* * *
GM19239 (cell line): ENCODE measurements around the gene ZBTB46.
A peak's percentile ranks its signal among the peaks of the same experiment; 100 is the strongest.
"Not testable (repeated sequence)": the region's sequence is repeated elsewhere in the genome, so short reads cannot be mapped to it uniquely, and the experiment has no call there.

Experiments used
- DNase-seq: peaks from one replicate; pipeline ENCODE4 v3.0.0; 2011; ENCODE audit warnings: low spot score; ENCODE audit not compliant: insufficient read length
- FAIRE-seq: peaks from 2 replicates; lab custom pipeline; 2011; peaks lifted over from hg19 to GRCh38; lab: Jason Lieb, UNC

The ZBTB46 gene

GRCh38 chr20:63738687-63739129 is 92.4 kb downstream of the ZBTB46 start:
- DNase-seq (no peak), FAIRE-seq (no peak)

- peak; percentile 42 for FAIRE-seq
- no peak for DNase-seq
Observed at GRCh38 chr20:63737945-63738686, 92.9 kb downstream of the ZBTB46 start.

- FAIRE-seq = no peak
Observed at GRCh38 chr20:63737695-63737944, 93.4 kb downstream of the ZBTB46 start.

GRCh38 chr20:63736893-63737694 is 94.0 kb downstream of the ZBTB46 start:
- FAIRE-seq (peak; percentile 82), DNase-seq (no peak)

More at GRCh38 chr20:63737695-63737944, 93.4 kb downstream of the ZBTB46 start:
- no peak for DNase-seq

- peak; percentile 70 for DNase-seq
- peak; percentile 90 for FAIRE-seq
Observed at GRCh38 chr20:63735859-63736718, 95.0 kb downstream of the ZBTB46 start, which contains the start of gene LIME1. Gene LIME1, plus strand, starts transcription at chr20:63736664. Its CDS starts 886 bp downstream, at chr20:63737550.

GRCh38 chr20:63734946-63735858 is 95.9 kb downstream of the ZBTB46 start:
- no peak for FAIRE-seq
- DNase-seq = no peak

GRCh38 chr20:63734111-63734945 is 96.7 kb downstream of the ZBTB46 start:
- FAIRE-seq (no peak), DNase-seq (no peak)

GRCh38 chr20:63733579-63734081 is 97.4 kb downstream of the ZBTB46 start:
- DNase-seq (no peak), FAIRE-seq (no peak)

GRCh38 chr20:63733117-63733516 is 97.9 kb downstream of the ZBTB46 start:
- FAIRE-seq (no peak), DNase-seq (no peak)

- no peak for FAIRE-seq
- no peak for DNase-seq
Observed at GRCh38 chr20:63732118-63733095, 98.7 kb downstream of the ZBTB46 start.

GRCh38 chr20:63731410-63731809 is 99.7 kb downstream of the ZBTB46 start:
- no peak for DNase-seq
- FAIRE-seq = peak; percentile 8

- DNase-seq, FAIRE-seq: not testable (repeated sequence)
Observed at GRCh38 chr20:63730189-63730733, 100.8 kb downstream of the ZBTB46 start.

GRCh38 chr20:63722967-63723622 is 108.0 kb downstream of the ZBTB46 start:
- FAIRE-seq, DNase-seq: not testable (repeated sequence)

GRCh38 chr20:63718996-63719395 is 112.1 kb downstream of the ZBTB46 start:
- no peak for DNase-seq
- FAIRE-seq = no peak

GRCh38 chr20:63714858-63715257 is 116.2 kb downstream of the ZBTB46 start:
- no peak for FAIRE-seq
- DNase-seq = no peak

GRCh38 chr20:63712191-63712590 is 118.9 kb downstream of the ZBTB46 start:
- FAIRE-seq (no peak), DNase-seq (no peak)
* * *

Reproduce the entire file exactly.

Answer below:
GM19239 (cell line): ENCODE measurements around the gene ZBTB46.
A peak's percentile ranks its signal among the peaks of the same experiment; 100 is the strongest.
"Not testable (repeated sequence)": the region's sequence is repeated elsewhere in the genome, so short reads cannot be mapped to it uniquely, and the experiment has no call there.

Experiments used
- DNase-seq: peaks from one replicate; pipeline ENCODE4 v3.0.0; 2011; ENCODE audit warnings: low spot score; ENCODE audit not compliant: insufficient read length
- FAIRE-seq: peaks from 2 replicates; lab custom pipeline; 2011; peaks lifted over from hg19 to GRCh38; lab: Jason Lieb, UNC

The ZBTB46 gene

GRCh38 chr20:63738687-63739129 is 92.4 kb downstream of the ZBTB46 start:
- DNase-seq (no peak), FAIRE-seq (no peak)

- peak; percentile 42 for FAIRE-seq
- no peak for DNase-seq
Observed at GRCh38 chr20:63737945-63738686, 92.9 kb downstream of the ZBTB46 start.

- FAIRE-seq = no peak
Observed at GRCh38 chr20:63737695-63737944, 93.4 kb downstream of the ZBTB46 start.

GRCh38 chr20:63736893-63737694 is 94.0 kb downstream of the ZBTB46 start:
- FAIRE-seq (peak; percentile 82), DNase-seq (no peak)

More at GRCh38 chr20:63737695-63737944, 93.4 kb downstream of the ZBTB46 start:
- no peak for DNase-seq

- peak; percentile 70 for DNase-seq
- peak; percentile 90 for FAIRE-seq
Observed at GRCh38 chr20:63735859-63736718, 95.0 kb downstream of the ZBTB46 start, which contains the start of gene LIME1. Gene LIME1, plus strand, starts transcription at chr20:63736664. Its CDS starts 886 bp downstream, at chr20:63737550.

GRCh38 chr20:63734946-63735858 is 95.9 kb downstream of the ZBTB46 start:
- no peak for FAIRE-seq
- DNase-seq = no peak

GRCh38 chr20:63734111-63734945 is 96.7 kb downstream of the ZBTB46 start:
- FAIRE-seq (no peak), DNase-seq (no peak)

GRCh38 chr20:63733579-63734081 is 97.4 kb downstream of the ZBTB46 start:
- DNase-seq (no peak), FAIRE-seq (no peak)

GRCh38 chr20:63733117-63733516 is 97.9 kb downstream of the ZBTB46 start:
- FAIRE-seq (no peak), DNase-seq (no peak)

- no peak for FAIRE-seq
- no peak for DNase-seq
Observed at GRCh38 chr20:63732118-63733095, 98.7 kb downstream of the ZBTB46 start.

GRCh38 chr20:63731410-63731809 is 99.7 kb downstream of the ZBTB46 start:
- no peak for DNase-seq
- FAIRE-seq = peak; percentile 8

- DNase-seq, FAIRE-seq: not testable (repeated sequence)
Observed at GRCh38 chr20:63730189-63730733, 100.8 kb downstream of the ZBTB46 start.

GRCh38 chr20:63722967-63723622 is 108.0 kb downstream of the ZBTB46 start:
- FAIRE-seq, DNase-seq: not testable (repeated sequence)

GRCh38 chr20:63718996-63719395 is 112.1 kb downstream of the ZBTB46 start:
- no peak for DNase-seq
- FAIRE-seq = no peak

GRCh38 chr20:63714858-63715257 is 116.2 kb downstream of the ZBTB46 start:
- no peak for FAIRE-seq
- DNase-seq = no peak

GRCh38 chr20:63712191-63712590 is 118.9 kb downstream of the ZBTB46 start:
- FAIRE-seq (no peak), DNase-seq (no peak)